While the pair have been amongst the best in the league for try assists (Reynolds 9; Hodkinson 7) and line break assists (Reynolds 9; Hodkinson 6), their numbers are dwarfed by the efforts of their Queensland counterparts. Thurston (14) and Cronk (13) are ranked numeros uno and dos for try assists, as well as line break assists (Thurston 13; Cronk 10) - mostly due to the fact they are the best playmakers in the game, but also partly because they are the dominant ball distributors for the Cowboys and Storm respectively. The Maroons halves pairing have had their hands on the ball a whopping 298 more times (Thurston 542 possessions, Cronk 484) than the Blues' rookie combination (Reynolds 337, Hodkinson 391) and will have no hesitation in taking control at a ground that is effectively a second home for two of Queensland's favourite sons.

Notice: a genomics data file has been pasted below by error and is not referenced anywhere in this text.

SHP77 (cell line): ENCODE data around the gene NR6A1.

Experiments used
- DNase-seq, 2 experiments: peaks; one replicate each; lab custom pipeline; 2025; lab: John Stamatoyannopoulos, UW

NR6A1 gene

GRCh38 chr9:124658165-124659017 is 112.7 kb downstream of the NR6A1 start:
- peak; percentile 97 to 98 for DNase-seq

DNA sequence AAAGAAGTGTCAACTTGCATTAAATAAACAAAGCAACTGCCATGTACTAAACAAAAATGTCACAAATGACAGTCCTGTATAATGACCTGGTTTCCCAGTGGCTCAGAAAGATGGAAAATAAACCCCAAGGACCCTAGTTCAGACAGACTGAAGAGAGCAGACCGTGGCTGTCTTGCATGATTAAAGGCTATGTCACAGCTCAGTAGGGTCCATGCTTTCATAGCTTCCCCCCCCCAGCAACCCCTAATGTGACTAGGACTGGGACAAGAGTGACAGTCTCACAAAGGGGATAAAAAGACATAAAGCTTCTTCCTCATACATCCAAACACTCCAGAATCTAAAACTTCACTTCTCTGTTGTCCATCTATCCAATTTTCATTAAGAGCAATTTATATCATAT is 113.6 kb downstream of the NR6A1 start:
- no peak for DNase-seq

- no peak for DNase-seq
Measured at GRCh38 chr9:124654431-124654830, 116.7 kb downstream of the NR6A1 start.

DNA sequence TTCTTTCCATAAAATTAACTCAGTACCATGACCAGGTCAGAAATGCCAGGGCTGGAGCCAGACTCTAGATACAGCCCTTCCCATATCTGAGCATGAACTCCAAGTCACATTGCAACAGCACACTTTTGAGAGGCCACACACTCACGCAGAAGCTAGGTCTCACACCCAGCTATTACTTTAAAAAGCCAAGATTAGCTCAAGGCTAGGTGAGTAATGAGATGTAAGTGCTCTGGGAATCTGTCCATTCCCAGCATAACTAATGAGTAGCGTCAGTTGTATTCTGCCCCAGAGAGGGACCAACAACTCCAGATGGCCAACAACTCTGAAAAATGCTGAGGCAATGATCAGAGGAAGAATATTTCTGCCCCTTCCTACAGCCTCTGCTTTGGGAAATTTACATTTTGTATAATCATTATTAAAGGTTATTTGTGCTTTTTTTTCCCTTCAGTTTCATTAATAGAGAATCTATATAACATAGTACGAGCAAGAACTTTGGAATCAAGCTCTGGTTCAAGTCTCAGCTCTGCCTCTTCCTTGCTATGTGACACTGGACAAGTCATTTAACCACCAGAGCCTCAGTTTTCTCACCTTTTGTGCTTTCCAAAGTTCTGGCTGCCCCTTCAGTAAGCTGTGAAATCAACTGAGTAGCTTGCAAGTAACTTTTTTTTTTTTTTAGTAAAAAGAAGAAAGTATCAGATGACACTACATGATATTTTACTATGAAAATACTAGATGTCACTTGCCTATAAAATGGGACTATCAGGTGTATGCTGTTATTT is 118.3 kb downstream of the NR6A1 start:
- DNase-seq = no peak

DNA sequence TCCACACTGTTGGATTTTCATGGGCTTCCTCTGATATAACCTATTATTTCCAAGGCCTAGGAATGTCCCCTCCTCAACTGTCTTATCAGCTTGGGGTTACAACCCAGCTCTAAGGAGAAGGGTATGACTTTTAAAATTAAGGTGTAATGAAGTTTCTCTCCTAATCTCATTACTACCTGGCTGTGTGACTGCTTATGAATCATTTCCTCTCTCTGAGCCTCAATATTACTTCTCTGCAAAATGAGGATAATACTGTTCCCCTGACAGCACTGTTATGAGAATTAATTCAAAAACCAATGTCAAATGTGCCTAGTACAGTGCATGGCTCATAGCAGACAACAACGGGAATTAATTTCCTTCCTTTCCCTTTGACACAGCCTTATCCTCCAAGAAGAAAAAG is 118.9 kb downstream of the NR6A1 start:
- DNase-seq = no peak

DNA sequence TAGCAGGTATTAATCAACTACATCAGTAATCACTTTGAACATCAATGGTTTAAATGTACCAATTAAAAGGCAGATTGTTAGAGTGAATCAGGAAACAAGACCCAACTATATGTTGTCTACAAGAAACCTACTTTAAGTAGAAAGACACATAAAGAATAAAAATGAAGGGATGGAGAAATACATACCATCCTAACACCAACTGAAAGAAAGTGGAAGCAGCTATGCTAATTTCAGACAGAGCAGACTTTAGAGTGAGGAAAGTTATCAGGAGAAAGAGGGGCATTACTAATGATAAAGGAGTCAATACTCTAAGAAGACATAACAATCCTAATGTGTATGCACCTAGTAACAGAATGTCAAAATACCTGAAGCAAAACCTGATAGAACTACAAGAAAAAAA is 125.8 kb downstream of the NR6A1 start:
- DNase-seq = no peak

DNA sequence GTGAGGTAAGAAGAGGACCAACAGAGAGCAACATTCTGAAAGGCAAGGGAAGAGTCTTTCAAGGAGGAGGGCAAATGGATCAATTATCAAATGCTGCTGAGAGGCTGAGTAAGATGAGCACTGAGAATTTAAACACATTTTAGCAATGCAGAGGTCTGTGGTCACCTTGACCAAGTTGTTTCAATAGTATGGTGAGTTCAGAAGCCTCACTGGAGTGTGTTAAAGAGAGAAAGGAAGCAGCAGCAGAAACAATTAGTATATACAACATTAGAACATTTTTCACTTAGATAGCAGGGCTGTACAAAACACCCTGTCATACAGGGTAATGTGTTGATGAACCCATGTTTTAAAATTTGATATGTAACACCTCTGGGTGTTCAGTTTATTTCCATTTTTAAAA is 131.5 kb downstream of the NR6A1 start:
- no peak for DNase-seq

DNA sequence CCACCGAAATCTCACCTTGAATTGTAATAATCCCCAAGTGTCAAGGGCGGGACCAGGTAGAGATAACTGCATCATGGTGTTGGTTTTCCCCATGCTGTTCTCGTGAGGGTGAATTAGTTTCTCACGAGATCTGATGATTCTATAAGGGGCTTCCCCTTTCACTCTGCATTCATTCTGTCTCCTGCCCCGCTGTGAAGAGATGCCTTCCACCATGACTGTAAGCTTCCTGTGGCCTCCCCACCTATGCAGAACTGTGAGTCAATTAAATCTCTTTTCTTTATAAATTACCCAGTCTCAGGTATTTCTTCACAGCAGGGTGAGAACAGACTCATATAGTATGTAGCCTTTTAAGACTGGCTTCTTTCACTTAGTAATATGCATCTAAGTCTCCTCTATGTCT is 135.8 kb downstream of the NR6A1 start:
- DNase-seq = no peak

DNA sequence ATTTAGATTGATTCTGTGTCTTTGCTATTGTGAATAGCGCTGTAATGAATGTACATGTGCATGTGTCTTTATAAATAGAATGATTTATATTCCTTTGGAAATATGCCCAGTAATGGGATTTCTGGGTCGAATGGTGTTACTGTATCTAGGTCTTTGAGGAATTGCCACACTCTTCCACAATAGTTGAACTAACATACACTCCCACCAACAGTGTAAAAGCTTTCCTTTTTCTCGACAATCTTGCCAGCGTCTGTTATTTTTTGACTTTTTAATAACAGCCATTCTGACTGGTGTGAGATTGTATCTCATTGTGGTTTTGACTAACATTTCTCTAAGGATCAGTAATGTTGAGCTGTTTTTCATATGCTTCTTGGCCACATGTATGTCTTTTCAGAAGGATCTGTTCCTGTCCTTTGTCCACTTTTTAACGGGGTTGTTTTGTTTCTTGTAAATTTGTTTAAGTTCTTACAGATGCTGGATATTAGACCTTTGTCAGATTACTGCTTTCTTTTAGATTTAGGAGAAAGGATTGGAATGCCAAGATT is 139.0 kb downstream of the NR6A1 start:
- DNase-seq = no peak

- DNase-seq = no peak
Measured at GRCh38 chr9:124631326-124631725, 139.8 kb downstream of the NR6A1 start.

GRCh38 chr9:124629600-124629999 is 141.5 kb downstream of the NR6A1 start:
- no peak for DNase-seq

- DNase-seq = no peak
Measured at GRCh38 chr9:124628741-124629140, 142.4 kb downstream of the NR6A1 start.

Running Game: When it comes to taking on the line and running the ball themselves, a facet of Thurston's game in particular that has come to the fore in plenty of clutch Origin situations since his debut in 2005, JT again leads the quartet for tries (5) and line breaks (5), though Reynolds and Hodkinson have taken the line on consistently more than their Maroons opposites. The Blues pair have run the ball on average 18 times a game for the Bulldogs this year, earning almost nine metres a run between them compared to the 16 runs a game at 7.44 metres of Thurston and Cronk. Hodkinson especially has added an extra string to his bow this year in breaking 14 tackles - double Cronk's tally of seven - and a few early runs will do any nerves the world of good in front of 52,000 Queenslanders baying for blood.